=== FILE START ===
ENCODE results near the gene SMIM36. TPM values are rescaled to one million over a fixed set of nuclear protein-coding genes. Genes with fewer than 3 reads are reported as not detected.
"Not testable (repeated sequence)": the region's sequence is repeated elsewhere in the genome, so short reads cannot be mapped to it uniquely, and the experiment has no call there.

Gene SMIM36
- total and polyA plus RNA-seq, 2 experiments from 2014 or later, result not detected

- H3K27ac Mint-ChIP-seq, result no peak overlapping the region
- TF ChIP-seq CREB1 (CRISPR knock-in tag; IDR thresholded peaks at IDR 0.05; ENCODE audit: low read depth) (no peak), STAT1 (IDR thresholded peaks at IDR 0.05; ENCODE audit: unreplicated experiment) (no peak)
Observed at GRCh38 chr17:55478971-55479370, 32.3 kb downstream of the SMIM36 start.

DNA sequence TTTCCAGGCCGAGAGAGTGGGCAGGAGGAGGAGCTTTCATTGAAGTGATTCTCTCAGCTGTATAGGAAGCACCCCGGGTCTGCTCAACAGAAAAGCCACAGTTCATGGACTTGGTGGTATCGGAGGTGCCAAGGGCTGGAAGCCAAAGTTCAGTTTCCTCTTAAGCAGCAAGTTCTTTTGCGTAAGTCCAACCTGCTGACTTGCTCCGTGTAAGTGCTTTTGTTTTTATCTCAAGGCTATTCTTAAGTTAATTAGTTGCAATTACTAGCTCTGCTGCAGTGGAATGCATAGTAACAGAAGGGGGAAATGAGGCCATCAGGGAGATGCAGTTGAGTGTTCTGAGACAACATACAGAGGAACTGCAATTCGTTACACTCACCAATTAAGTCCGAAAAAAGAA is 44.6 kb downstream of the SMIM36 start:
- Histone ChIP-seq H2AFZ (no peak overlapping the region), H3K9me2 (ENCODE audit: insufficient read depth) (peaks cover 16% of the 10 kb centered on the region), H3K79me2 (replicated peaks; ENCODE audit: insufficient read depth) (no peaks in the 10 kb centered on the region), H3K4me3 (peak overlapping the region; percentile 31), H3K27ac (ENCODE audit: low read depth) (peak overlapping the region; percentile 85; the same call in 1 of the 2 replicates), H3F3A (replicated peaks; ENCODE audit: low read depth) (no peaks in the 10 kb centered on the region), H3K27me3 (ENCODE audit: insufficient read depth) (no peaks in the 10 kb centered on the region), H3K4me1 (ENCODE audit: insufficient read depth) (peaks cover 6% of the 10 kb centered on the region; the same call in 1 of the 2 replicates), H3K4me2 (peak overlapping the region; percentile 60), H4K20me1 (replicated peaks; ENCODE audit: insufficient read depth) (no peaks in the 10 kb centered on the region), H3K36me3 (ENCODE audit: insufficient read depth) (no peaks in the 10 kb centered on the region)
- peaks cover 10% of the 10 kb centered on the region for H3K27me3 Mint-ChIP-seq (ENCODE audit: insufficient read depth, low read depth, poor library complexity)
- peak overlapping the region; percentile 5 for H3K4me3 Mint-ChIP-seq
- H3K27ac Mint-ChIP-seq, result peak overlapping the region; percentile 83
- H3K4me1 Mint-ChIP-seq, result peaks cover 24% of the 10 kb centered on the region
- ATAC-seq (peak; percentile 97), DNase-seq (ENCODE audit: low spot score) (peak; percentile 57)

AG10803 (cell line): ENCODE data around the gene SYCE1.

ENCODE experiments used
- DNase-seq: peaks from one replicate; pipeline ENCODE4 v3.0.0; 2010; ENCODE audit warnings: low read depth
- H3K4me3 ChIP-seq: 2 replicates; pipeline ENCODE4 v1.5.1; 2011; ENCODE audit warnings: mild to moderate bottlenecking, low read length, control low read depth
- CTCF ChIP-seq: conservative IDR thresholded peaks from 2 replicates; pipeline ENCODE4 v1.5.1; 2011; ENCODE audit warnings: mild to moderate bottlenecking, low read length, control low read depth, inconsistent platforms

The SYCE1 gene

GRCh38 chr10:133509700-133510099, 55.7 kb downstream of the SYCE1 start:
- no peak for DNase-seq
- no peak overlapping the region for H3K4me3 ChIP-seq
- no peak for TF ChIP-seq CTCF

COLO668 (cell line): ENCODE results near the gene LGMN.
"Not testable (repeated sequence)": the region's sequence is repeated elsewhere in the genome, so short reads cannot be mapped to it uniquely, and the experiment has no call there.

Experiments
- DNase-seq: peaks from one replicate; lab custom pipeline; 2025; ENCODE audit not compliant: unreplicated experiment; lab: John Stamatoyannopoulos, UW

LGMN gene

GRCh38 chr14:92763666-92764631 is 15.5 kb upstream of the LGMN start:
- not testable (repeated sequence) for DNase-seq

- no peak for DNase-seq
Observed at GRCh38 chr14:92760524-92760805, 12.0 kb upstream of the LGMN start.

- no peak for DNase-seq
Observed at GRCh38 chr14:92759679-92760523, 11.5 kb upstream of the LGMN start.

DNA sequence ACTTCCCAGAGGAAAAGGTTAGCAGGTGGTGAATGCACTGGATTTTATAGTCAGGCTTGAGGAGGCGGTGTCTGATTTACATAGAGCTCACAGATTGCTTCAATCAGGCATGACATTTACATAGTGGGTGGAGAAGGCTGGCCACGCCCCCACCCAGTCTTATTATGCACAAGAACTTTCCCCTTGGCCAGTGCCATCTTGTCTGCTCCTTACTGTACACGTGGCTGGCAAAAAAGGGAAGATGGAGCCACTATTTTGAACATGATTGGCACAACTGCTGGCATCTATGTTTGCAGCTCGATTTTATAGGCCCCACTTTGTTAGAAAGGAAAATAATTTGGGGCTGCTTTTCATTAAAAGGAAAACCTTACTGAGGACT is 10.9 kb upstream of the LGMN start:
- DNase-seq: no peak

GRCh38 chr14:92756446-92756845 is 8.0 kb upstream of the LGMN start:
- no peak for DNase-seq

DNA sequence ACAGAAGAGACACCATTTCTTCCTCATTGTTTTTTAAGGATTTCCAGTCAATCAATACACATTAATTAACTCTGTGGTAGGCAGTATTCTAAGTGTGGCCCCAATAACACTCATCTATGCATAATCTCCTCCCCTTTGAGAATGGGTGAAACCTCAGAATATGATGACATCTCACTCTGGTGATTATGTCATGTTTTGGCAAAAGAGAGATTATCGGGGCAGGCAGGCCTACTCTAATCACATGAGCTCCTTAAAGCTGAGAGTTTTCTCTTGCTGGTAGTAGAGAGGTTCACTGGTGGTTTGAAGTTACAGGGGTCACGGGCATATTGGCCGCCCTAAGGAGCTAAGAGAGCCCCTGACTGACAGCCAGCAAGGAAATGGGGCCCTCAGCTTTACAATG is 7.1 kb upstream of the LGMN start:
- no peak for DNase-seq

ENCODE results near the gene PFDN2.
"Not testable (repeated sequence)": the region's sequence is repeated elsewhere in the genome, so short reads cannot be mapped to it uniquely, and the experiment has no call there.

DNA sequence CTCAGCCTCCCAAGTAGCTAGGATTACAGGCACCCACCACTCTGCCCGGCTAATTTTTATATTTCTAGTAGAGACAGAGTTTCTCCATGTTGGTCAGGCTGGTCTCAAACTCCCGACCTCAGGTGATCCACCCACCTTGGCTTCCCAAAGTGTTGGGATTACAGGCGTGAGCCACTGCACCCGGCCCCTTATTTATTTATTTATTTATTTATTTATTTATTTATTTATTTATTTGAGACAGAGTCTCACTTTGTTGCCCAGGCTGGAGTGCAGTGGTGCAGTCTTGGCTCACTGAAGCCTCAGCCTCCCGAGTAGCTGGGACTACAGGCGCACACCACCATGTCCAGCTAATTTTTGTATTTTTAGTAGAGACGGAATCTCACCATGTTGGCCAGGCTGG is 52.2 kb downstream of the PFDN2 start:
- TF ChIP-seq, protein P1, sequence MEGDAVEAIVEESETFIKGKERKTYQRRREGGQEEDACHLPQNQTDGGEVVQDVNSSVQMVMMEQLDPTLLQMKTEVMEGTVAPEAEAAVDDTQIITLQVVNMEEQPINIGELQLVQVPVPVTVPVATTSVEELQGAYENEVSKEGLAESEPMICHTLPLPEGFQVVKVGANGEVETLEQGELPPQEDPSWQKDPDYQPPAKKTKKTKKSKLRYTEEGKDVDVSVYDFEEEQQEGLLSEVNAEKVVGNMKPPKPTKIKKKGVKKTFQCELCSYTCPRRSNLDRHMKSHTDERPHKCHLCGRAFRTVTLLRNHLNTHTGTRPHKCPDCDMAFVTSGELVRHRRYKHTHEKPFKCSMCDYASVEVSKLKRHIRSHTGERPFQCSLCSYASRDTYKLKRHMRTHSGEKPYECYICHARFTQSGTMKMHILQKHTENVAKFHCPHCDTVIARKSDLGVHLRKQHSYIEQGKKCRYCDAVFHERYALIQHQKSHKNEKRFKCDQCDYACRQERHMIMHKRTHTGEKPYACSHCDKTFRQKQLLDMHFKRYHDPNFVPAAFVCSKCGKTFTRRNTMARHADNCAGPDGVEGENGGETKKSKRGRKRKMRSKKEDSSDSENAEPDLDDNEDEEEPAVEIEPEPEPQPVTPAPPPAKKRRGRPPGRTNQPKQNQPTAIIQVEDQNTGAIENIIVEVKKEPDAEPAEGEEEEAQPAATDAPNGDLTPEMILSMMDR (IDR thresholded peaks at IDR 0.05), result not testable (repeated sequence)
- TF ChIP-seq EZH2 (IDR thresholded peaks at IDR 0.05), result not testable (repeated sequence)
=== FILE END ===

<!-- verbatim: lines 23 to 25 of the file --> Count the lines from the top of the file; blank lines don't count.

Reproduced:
- no peak overlapping the region for H3K4me3 ChIP-seq
- no peak for TF ChIP-seq CTCF

COLO668 (cell line): ENCODE results near the gene LGMN.